Boulder shooting: 10 deaths, including police officer, suspect in custody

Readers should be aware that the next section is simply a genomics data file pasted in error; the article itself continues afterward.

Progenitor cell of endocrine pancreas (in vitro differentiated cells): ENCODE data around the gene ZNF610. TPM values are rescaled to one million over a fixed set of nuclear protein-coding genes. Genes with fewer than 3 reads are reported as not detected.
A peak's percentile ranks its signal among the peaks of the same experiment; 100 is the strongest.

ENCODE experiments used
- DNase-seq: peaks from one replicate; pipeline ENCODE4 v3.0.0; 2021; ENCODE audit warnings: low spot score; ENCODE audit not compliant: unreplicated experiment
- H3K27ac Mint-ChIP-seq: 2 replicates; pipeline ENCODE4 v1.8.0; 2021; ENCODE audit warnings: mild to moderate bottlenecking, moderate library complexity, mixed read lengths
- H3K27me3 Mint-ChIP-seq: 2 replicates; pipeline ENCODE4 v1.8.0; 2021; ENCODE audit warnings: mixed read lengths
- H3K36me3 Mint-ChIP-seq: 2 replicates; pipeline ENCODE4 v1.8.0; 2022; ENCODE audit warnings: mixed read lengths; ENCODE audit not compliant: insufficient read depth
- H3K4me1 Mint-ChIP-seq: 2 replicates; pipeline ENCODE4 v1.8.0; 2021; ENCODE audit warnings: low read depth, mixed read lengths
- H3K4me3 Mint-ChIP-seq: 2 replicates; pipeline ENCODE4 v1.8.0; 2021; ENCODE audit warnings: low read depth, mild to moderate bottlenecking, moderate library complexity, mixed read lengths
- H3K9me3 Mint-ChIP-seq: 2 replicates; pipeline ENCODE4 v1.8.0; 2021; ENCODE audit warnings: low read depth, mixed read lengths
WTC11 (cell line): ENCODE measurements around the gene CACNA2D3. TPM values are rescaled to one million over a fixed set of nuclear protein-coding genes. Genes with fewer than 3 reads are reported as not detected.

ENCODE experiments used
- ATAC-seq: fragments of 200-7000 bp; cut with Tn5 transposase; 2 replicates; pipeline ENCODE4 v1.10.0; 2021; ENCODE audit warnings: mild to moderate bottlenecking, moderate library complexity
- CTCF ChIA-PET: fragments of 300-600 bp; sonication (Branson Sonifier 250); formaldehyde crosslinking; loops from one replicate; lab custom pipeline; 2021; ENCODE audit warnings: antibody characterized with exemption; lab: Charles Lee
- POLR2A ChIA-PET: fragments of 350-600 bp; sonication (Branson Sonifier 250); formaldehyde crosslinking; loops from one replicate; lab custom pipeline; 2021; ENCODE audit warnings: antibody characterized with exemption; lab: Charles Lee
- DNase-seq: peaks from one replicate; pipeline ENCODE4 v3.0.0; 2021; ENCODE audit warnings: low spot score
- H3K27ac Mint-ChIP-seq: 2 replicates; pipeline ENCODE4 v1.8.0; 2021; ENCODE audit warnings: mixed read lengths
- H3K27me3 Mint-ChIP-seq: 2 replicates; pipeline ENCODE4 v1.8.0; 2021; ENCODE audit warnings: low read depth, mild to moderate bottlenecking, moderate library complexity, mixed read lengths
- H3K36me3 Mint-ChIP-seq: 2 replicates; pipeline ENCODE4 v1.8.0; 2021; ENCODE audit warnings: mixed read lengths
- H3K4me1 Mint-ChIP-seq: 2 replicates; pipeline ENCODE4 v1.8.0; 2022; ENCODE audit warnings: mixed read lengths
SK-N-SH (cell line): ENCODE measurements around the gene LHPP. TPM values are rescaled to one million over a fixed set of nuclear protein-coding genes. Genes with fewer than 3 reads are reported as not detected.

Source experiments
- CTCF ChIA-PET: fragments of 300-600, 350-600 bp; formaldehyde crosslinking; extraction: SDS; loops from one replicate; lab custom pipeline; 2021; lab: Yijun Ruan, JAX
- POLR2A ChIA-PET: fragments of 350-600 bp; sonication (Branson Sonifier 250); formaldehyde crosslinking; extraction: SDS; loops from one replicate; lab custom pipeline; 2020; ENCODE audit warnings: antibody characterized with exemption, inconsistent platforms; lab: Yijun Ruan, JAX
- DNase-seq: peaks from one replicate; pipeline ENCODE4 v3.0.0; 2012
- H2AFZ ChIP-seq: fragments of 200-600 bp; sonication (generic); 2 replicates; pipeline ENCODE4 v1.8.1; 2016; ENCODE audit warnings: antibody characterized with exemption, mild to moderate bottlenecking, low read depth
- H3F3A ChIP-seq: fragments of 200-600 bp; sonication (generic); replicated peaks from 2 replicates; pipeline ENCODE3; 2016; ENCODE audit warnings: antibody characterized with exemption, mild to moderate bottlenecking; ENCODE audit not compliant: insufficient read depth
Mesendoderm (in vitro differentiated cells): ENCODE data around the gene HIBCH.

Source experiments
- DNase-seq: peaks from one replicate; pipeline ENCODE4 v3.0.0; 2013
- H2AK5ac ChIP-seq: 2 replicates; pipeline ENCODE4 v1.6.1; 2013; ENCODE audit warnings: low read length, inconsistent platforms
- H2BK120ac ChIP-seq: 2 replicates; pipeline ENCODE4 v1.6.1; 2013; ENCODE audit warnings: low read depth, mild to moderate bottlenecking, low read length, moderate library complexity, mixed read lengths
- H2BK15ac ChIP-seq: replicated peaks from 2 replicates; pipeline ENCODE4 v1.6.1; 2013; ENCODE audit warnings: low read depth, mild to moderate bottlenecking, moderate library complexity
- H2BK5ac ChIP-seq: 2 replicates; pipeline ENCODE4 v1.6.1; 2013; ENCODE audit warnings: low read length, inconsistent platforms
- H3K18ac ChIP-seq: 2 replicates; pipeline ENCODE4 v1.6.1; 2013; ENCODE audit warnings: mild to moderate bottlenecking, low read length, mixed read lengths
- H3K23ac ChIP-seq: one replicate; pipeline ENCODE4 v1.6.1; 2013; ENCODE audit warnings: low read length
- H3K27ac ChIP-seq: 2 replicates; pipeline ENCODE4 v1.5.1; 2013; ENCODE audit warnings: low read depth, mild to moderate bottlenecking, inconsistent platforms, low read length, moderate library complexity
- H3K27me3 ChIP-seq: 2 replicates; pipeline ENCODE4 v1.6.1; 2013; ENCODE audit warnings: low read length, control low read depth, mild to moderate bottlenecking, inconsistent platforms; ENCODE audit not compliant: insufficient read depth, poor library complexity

first_imgcarlballou/iStockBy EMILY SHAPIRO, IVAN PEREIRA and JEFFREY COOK, ABC News(BOULDER, Colo.) — At least 10 people, including a police officer, were killed in Boulder, Colorado, on Monday afternoon when a gunman opened fire at a King Soopers grocery store, police said.The slain officer has been identified by police as 51-year-old Eric Talley. He had been a member of the Boulder Police Department since 2010.A law enforcement source told ABC News that officers initially responded to a report of someone being shot in the parking lot of the supermarket and, when they arrived at the scene, a suspect carrying a long gun opened fire on them. Talley was the first officer to arrive on scene, where he was fatally shot.A suspect was wounded during the confrontation with police and taken into custody, according to Boulder Police Department Commander Kerry Yamaguchi, who did not immediately reveal the individual’s name or a motive for the deadly shooting.The suspect was transported to an area hospital to be treated for injuries. There are no additional suspects at this time, Yamaguchi said.Boulder Police Chief Maris Herold fought back tears at a Monday evening press conference, during which he praised Talley for his “heroic action” in responding to the incident after the police department received 911 calls of shots fired and of a “possible person with a patrol rifle.”“Our hearts … go out to the victims of this horrific incident,” Herold said. “Officer Talley responded to the scene, was first on the scene, and he was fatally shot.”Several other law enforcement agencies responded to the scene, including SWAT teams.“Without that quick response, we don’t know if there would have been more loss of life,” Yamaguchi told reporters at the press conference Monday evening.Matthew Kirsch, acting U.S. Attorney for the District of Colorado, pledged that “the full weight of federal law enforcement” will support the investigation. He said agents from the Federal Bureau of Investigation and the Bureau of Alcohol, Tobacco, Firearms and Explosives were at the crime scene.Both Yamaguchi and Boulder District Attorney Michael Michael Dougherty said they would be releasing more information on the deceased victims, including the exact number of victims, within the coming hours, after they notify families. The Boulder Police Department later posted an update on Twitter, saying the next press conference would be Tuesday at 8:30 a.m. local time and that “no new information will be released before then.”“Boulder has suffered a terrible and horrific mass shooting today,” Dougherty told reporters at the press conference Monday evening. “This is not the first mass shooting that we have had in the state of Colorado.”“My heart goes out to Eric Talley’s family, his loved ones and his colleagues,” the district attorney added. “His life was cut far too short. I also want to stress how incredibly sorry I am for all the victims killed today at King Soopers. These were people going about their day, shopping, and their lives were cut abruptly and tragically short by the shooter who is now in custody. I promise the victims and the people of Colorado that we will secure justice.”The Boulder Police Department tweeted a photo of Talley on Monday night, writing: “Rest In peace Officer Eric Talley. Your service will never be forgotten.”Rest In peace Officer Eric Talley. Your service will never be forgotten #BoulderShooting pic.twitter.com/FVximvhS2E— Boulder Police Dept. (@boulderpolice) March 23, 2021Talley’s father, Homer Talley, shared a statement to ABC News following his son’s death.“He took his job as a police officer very seriously,” Homer Talley said of his son in the statement. “He had seven children. The youngest is 7 years old. He loved his kids and his family more than anything.”Talley’s father said the late officer joined the police force when he was 40 years old and recently started training to be a drone operator so he could get a job to keep himself off of the front lines.“He didn’t want to put his family through something like this,” Homer Talley said, “and he believed in Jesus Chris.”Sen. Michael Bennet, D-Col., took to Twitter on Monday night to react to the deadly shooting.“My heart goes out to the families of the Coloradans, including a Boulder police officer, whose lives were tragically taken by a senseless act of gun violence,” Bennet tweeted. “I am deeply grateful for the swift response from law enforcement and first responders. Enough is enough.”U.S. Secretary of State Antony Blinken also addressed the shooting in his opening remarks at the NATO headquarters in Brussels on Tuesday morning.“I do want to start — before we actually begin — by expressing my own horror at the violence that occurred yesterday in Boulder, Colorado,” Blinken said, “and offer my deepest condolences to the loved ones of those who were killed, including a law enforcement officer.”The incident unfolded Monday afternoon, as the Boulder Police Department took to Twitter at 2:49 p.m. local time to warn residents of an “active shooter” and tell them to stay away from the area.ALERT: Active Shooter at the King Soopers on Table Mesa. AVOID THE AREA. PIO is en-route.— Boulder Police Dept. (@boulderpolice) March 22, 2021Then, at 4:10 p.m. local time, police tweeted out an alert telling people “to shelter in place” amid a report of an “armed, dangerous individual” about 3 miles away from the King Soopers grocery store. The shelter-in-place order was lifted at around 5:41 p.m. local time, and Yamaguchi told reporters that the incident was not related to the shooting.Eyewitnesses shared videos from the parking lot of the shopping center on social media on Monday afternoon, showing officers ordering a suspect to come out of the King Soopers grocery store with his hands up and surrender. Eyewitness videos from inside the supermarket show shoppers and employees trying to flee or hide.Andy Arellano, who works at the King Soopers grocery store in Boulder, told Denver ABC affiliate KMGH-TV that he was concerned for his colleagues and shoppers as gunshots rang out.“We were like sitting ducks, you know, and that’s one thing that I’m reliving it and looking at it in my head,” Arellano said. “And that, that bothers me, I’m still shivering, I’m still shaking.”Eyewitness Andrew Hummel told KMGH that he was at another store in the same shopping center when he heard the shots, prompting him and others to run out.“Everybody kind of sprinted toward the back of the store,” Hummel added.Hummel said his roommate works at the King Soopers grocery store where the shooting took place and hid in a storage room with some customers, texting updates to Hummel and others.“I think one of the biggest scary text[s] that he sent he just said, I love you guys, like thank you for everything, in case, like, things go bad,” Hummel said. “That was a really hard text … that’s something that I would never want to hear from any of my friends, because I knew the seriousness of what was going on and I was horrified. It was truly horrifying.”Sarah Moonshadow, another eyewitness, told KMGH that she was in the supermarket with her son when she heard four gunshots.“We were hiding down, kind of in the self-checkout area, and I just knew, like, this is a problem,” Moonshadow said. “And I started counting in between shots and then I just grabbed Nicholas, I said, ‘Move now.’”U.S. President Joe Biden has been briefed on the shooting, White House press secretary Jen Psaki told reporters Monday night.U.S. Attorney General Merrick Garland has also been briefed, an official with the U.S. Department of Justice told ABC News.Colorado Gov. Jared Polis tweeted out a statement Monday afternoon, saying he was “closely watching unfolding events at King Soopers in Boulder.”“My prayers are with our fellow Coloradans in this time of sadness and grief as we learn more about the extent of the tragedy,” Polis added.In another statement issued Monday evening, the governor asked for residents to have patience as the investigation continues.“Right now, the biggest priority is to let local law enforcement and the City of Boulder to do their work to ensure the safety of those involved,” he said.Polis released a third statement late Monday night, mourning the lives lost and showing his support for his community.“Today, ten lives were tragically lost, including Boulder Police Officer Eric Talley,” he said. “And tonight, the families of these victims, our fellow Coloradans, my neighbors, are hearing the devastating news that their loved one who simply woke up and went to work this morning, or who ran out to pick up eggs, won’t be coming home.”“This year we have all been surrounded by loss of life, illness and isolation,” he continued, referring to the impact of the coronavirus pandemic. “As spring sprung this weekend, and vaccines continue to get into arms, lightness creeped back in only for the darkness to descend on us again today. Today we saw the face of evil. I am grieving with my community and all Coloradans.”The King Soopers supermarket chain and its parent company, Kroger, released a joint statement Monday evening, offering “thoughts, prayers and support to our associates, customers, and the first responders who so bravely responded to this tragic situation.”“We will continue to cooperate with local law enforcement and our store will remain closed during the police investigation,” the statement added.The union that represents the store’s workers, United Food and Commercial Workers International Union, tweeted that it was monitoring the situation.Denver-based Major League Baseball team the Colorado Rockies also issued a statement Monday night in reaction to the deadly shooting.“The Colorado Rockies are devastated by today’s senseless tragedy in Boulder,” the team tweeted. “Our heart breaks for the lives needlessly lost and our thoughts are with everyone affected by this shooting. We are grateful for the brave heroes and first responders who acted quickly.”Copyright © 2021, ABC Audio. All rights reserved.last_img